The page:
LSU, Iowa have unique experiences with seniors

By By Scooter Hobbs / American Press

TAMPA, Fla. — On Sunday, most of the gushing by Iowa coach Kirk Ferentz centered around his trio of senior linebackers.


 James Morris, Christian Kirksey and Anthony Hitchens are all talented tackling machines. But it was also their senior leadership, Ferentz said, that helped Iowa bounce back from last year’s 4-8 season to 8-4 this year and a spot in Wednesday’s Outback Bowl against LSU.


 “They’re all different stories, interesting guys,” Ferentz said. “We expected them to play well, but they helped lead our football team.”


 The Tigers’ Les Miles could only look on, perhaps in envy, perhaps wondering what his own defense might have looked like with a few more seniors.


 He rarely has the luxury of fourth-year guys in a program that has become a pipeline to the NFL, mostly from earlyentry juniors.


 “What you’re really talking about is how do you shape leadership,” Miles said. “We’ve tried to do that with those guys that would be the top players.” Translation: LSU depends mostly on junior leadership. “You grow them and grow your team that way,” Miles said.


 Last year the Tigers famously lost 11 juniors who left early (counting suspended Tyrann Mathieu), all but gutting a proud defense that certainly has had its ups and downs while rebuilding this season.


 Miles had a senior quarterback — but Zach Mettenberger was lost in the regular season finale against Arkansas and a true freshman Anthony Jennings will start in his place.


 Miles has said often that the Tigers recruit with the idea that many will gone by the time they’re seniors.


 But, LSU seems to be getting hit harder and harder by the lure of the NFL.


 Most assume the Tigers will lose at least five more juniors this season, perhaps as many as eight.


 Star wide receivers Jarvis Landry and Odell Beckham both said Saturday that they will wait until getting back home after Wednesday’s bowl before seriously exploring their options.


 “Not much,” Landry said Saturday when asked how much he’s thought about his future. “After this game, I’ll head back to Baton Rouge and the days after I’ll make a decision whether I’ll stay or if I’ll go.


 “My focus has been on this season, making plays and being a leader.”


 But it would be a surprise if either of the play-making receivers was back at LSU next year — some NFL websites have reported that both have already made the decision to enter the draft.


 Running back Jeremy Hill is also eligible as a third-year sophomore. Fellow running backs Kenny Hilliard and Alfred Blue are also thinking about it, along with offensive tackle La’el Collins. Both defensive tackles, Ego Ferguson and Anthony Johnson, will have decisions to make even though they were far from dominant this season.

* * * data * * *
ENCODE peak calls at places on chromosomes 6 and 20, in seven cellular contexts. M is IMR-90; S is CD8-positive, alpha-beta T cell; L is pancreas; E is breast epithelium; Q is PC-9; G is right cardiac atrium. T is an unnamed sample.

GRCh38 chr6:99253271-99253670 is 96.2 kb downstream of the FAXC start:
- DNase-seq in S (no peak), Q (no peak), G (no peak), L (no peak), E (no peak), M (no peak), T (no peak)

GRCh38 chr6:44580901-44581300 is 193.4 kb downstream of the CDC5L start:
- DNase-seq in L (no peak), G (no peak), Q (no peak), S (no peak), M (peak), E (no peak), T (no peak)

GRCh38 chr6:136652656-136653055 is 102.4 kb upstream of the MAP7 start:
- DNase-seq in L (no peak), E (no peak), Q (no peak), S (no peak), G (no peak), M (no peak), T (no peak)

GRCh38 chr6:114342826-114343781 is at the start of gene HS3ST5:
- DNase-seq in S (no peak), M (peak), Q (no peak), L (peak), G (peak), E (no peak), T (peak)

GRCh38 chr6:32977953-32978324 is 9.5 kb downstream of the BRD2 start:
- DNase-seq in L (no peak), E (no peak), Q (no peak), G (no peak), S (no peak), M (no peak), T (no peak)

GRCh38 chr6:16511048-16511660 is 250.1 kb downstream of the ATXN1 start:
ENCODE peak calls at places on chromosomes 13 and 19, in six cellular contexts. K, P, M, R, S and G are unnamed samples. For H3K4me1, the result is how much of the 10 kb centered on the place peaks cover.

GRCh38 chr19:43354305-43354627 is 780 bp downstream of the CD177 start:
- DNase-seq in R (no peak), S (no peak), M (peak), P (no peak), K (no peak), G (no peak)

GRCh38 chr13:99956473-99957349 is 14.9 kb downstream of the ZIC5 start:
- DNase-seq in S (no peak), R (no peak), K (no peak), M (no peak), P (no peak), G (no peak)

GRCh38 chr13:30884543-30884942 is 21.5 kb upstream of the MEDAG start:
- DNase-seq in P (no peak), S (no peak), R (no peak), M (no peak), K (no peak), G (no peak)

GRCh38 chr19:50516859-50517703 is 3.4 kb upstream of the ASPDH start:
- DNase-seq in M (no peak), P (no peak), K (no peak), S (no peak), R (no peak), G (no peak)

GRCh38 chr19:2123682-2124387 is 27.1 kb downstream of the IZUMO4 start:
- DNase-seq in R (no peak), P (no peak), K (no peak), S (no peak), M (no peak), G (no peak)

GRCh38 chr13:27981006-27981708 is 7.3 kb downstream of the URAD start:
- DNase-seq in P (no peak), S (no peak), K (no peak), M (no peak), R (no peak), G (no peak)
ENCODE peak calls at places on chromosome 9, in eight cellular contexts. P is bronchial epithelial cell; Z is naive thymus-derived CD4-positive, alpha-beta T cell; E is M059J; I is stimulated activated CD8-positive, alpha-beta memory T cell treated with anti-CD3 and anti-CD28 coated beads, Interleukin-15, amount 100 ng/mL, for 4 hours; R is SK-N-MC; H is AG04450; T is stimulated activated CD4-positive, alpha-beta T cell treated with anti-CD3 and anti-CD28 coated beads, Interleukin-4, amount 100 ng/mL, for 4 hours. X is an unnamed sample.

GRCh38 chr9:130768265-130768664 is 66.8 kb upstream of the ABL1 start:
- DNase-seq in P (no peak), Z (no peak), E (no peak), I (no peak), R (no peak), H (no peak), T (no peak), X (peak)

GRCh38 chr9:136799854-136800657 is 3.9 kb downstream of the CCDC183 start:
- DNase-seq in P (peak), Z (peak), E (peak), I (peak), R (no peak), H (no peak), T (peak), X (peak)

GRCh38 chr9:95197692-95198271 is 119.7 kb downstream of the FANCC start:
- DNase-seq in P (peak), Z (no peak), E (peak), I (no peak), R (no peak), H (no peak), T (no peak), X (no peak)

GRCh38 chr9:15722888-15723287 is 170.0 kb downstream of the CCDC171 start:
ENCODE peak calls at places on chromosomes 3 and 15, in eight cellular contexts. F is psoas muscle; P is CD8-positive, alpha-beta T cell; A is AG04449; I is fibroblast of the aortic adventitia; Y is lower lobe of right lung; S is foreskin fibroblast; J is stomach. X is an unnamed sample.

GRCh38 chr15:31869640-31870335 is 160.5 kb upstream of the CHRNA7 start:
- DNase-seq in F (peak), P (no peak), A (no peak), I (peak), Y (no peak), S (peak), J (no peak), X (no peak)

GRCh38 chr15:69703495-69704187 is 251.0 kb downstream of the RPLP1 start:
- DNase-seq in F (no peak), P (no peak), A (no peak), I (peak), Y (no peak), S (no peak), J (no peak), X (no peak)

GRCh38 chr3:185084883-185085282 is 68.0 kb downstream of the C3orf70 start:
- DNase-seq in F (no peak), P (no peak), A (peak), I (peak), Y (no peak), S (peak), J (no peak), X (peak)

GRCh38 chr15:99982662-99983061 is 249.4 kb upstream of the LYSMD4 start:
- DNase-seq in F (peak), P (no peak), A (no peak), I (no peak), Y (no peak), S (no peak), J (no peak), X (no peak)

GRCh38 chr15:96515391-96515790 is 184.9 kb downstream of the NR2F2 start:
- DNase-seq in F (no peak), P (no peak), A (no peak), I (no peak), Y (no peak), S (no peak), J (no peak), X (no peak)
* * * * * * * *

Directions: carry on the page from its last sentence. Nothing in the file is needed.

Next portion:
Miles will talk with all of them, he said, although the subject hasn’t really come up with the season still in progress.


 “I consistently say that I’m going to change my approach because many of the approaches that I’ve used have not been very successful,” Miles said with a smile.


 But the bottom line doesn’t change.


 “It’s really their decision,” Miles said. “You put out the information that will be accurate to their particular situation.”


 Miles wouldn’t be specific about how many juniors he expects to lose.


 “I think there’s a number of guys who are looking forward to staying,” he said. “There’s a number of guys that it pays for them to leave.”


 Those from last year’s mass exodus had mixed results. Basically, those who were projected to go high — defensive end Barkevious Mingo, safety Eric Reid, tackle Bennie Logan. etc. — are thriving in the NFL as rookies this season.


 Others, like cornerback Tharold Simon and punter Brad Wing, might have benefited from a senior year. Wing is out of football and Simon is on the physically unable to perform reserve list for the Seattle Seahawks.


 Ferentz hasn’t had nearly the problem that Miles and LSU has had. He’s lost only five juniors to the draft in his 15 seasons at Iowa.


 But he can sympathize.


 “It’s getting tougher and tougher,” he said. “There are a lot of people on the outside who are working very proactively and, in some cases, creatively, to endear themselves (to players). I want to make sure our guys have a good realistic view of what’s going to happen. I think sometimes guys don’t realize just how competitive the NFL really is.


 “There are a lot of good football players out there. It’s a very competitive place to work. It’s business.”


 And a business decision.